The net value of the assets of Ugandan electricity distributor Umeme Limited dropped by Sh9.96 billion in the 12 months to June 2023, eating into the potential capital gains that shareholders will receive in compensation when its concession to distribute electricity in the country ends in 2025.
The firm, which has been cross-listed on the Nairobi Securities Exchange (NSE) since December 2012, operates a 20-year electricity distribution concession from the government of Uganda.
The assets and operations of Umeme will be handed back to the Ugandan Government after the expiry of the concession in March 2025, with private shareholders getting compensated at the value of net assets plus a premium of five percent.
Amortisation and corporate transfers have, however, been reducing the present value of the assets progressively as it winds down towards the handover back to the State.
By the end of June 2023, the present value of the company was stated at $251 million (Sh36.2 billion), down from $320 million (Sh46.2 billion) a year earlier.
“The present value expected to be recovered as a buyout amount at the end of the concession was $251 million (Ush921,437 million) as at period-end [31 December 2022: $271 million (Ush1,008,916 million)],” said Umeme in its 2023 half-year financial filings. Currently, the stock is trading at a price that is well below its book value, pointing to a sizeable capital gain for investors holding out for the government buyout.
The stock’s closing price of Sh13.95 per share gave it a market capitalisation of Sh22.65 billion, highlighting the size of the capital gains available at present value under the terms of the planned State takeover.
In the meantime, investors have been enjoying dividends from the firm.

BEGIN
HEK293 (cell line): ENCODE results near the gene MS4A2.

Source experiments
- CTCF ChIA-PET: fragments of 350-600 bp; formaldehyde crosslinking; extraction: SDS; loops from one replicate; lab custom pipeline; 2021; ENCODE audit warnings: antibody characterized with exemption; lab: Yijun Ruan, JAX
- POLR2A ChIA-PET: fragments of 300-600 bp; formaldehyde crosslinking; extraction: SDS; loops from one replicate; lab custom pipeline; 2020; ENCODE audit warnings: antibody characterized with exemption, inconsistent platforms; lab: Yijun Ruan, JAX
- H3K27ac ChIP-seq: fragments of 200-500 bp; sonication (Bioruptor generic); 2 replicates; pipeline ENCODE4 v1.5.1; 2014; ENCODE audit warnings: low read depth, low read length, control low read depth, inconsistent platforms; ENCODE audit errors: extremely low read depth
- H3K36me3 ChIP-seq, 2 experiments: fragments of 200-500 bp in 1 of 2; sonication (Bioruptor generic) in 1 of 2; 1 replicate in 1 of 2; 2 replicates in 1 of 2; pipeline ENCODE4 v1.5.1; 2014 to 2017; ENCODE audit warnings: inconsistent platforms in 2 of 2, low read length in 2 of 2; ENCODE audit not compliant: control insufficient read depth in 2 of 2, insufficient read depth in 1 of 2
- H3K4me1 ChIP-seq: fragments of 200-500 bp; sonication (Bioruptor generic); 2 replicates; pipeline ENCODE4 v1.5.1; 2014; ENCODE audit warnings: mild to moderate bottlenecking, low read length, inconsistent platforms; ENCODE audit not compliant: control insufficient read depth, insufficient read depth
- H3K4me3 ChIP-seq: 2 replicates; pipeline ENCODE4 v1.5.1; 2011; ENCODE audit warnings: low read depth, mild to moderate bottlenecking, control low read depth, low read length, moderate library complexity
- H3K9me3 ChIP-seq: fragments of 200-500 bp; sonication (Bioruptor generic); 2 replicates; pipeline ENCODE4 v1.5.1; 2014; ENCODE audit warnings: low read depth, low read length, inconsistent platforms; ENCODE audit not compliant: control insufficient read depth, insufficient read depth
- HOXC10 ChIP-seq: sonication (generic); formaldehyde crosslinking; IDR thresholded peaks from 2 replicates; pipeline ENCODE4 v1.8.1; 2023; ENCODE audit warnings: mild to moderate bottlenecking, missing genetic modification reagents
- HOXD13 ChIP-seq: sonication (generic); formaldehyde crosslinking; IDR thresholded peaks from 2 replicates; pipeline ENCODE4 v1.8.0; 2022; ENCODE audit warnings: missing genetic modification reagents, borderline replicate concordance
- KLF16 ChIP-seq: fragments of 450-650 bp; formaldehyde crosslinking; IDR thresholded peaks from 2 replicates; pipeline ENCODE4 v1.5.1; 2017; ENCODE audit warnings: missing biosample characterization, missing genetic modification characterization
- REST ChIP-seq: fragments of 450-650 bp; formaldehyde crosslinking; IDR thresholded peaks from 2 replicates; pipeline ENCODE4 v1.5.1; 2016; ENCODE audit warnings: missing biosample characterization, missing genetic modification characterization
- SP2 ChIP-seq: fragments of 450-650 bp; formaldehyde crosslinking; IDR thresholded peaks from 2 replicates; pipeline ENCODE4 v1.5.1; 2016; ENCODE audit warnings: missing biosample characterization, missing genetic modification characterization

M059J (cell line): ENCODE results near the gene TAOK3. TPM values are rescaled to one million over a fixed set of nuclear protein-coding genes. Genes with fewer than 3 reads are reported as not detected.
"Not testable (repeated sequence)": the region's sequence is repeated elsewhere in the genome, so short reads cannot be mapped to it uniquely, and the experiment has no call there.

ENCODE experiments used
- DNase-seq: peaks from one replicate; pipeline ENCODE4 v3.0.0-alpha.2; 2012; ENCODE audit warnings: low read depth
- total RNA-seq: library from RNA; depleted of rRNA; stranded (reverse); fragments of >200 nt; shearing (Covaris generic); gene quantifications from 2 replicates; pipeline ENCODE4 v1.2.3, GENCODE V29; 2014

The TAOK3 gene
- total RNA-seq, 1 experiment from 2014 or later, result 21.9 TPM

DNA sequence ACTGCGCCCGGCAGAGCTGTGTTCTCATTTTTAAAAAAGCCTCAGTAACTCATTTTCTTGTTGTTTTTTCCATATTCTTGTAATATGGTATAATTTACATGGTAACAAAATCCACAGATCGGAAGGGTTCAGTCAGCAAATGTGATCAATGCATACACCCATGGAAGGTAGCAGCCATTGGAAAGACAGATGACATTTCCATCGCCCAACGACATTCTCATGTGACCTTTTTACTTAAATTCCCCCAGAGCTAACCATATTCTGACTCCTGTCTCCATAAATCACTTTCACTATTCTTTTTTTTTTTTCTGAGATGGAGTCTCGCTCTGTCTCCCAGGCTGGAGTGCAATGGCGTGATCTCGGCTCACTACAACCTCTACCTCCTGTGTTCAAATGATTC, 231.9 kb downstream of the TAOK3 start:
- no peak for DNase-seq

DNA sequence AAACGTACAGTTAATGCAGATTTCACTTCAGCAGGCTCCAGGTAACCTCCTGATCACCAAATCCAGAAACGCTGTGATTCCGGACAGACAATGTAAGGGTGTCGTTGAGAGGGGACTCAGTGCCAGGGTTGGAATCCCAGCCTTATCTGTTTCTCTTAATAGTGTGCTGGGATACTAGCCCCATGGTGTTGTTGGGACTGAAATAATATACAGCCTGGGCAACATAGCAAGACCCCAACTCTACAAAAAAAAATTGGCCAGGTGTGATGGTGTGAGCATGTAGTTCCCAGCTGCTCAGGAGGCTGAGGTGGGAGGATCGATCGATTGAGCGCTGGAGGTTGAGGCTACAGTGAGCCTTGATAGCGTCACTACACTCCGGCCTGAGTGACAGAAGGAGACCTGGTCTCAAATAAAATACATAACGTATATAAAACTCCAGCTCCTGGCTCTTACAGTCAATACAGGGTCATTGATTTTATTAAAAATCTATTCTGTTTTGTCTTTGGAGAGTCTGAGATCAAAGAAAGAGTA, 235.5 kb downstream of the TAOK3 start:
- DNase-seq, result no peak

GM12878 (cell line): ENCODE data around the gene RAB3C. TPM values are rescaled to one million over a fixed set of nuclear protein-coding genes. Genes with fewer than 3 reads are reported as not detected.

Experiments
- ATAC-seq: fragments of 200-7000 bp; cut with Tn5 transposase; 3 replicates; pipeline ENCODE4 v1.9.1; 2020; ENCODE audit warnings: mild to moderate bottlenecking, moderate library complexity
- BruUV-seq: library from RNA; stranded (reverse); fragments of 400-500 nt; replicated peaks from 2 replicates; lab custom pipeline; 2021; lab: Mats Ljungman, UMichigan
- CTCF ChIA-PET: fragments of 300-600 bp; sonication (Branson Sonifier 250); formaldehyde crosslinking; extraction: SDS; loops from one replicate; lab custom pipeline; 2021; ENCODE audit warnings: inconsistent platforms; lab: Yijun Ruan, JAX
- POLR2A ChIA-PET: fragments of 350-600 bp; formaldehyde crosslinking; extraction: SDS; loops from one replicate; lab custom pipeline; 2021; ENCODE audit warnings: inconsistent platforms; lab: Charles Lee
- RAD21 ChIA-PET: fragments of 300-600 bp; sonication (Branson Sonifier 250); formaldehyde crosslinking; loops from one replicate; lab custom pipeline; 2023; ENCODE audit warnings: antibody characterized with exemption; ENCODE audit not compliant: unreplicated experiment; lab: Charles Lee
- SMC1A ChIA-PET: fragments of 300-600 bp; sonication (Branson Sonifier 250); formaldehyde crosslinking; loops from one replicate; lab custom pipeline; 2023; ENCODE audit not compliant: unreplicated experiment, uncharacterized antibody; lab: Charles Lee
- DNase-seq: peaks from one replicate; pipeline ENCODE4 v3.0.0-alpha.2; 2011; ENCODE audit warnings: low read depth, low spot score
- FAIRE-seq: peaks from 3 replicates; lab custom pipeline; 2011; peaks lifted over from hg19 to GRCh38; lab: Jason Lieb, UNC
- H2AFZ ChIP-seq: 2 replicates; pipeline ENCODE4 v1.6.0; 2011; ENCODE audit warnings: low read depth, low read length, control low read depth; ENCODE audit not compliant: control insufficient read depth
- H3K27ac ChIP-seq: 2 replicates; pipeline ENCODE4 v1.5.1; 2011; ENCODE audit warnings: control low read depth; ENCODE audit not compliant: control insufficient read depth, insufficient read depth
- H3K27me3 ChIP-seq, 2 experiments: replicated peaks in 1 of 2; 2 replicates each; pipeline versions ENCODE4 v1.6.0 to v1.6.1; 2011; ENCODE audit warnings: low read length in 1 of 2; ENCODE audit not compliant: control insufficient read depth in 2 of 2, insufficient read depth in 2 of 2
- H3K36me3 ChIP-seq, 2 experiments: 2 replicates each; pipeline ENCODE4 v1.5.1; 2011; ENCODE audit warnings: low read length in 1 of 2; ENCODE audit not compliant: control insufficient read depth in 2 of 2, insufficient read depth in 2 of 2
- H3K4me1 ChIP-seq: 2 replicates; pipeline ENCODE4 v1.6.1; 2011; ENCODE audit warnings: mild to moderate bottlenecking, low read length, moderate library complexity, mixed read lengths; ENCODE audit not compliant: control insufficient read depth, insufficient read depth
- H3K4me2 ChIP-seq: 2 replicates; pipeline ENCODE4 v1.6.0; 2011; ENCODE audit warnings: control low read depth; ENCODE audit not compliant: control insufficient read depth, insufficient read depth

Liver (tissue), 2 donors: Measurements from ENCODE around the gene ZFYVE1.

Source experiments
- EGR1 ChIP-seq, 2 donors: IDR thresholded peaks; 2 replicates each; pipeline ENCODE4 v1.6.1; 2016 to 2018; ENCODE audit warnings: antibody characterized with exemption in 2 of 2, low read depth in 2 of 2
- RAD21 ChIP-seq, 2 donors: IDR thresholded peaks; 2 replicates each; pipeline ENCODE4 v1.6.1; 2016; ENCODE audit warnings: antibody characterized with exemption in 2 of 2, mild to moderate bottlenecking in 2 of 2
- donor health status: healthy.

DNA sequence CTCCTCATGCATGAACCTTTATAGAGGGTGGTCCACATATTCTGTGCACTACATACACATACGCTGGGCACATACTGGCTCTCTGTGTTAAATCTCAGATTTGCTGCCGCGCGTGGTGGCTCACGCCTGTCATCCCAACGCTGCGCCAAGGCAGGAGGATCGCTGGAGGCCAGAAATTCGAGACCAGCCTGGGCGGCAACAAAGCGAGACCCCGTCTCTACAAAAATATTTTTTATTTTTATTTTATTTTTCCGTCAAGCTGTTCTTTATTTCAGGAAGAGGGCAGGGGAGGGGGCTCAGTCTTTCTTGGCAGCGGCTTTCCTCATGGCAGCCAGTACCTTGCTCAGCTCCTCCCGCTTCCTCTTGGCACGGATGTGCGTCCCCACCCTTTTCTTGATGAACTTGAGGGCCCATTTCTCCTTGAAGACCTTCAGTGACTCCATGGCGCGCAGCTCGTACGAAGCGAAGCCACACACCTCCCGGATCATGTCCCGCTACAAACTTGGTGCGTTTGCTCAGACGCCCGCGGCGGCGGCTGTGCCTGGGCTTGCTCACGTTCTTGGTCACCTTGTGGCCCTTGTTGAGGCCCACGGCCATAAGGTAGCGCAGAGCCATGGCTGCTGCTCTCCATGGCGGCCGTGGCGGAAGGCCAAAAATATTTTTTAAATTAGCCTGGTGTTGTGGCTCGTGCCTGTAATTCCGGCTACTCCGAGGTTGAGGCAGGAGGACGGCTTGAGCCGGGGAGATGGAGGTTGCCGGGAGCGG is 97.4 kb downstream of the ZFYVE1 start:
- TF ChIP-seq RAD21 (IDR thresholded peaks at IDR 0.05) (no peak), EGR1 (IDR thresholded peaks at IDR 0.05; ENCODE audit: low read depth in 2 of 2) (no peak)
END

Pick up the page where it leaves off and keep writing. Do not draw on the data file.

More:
In the six months to June, Umeme declared an interim dividend equivalent to Sh1.5 billion or Sh0.92 per share, even as it accelerated debt payments ahead of the conclusion of its concession. Umeme did not declare an interim dividend in the same period a year earlier.
The dividend will be paid on February 29, 2024, to shareholders who will be on record as of February 9, 2024.
Umeme’s main shareholders include the International Finance Corporation (IFC), which retains a 2.8 percent stake acquired during the firm’s 2012 Initial Public Offering.
For Kenyan investors, the value of the dividends paid by the company has increased thanks to the strengthening of the Ugandan shilling against the Kenya shilling in the past 12 months.
Umeme grew its operating profit by 36.4 percent to Sh9.4 billion in the period, helped by growth in sales by 19.9 percent to Sh41.6 billion.
Its net profit, however, declined 79.5 percent to Sh510.4 million due to a sharp increase in writing off the value of the company’s assets close to the end of the concession.
Umeme increased its loan repayment by 12.3 percent to Sh3.9 billion, with the company saying it plans to settle the remaining term loans by December 2023.
Credit: Business Daily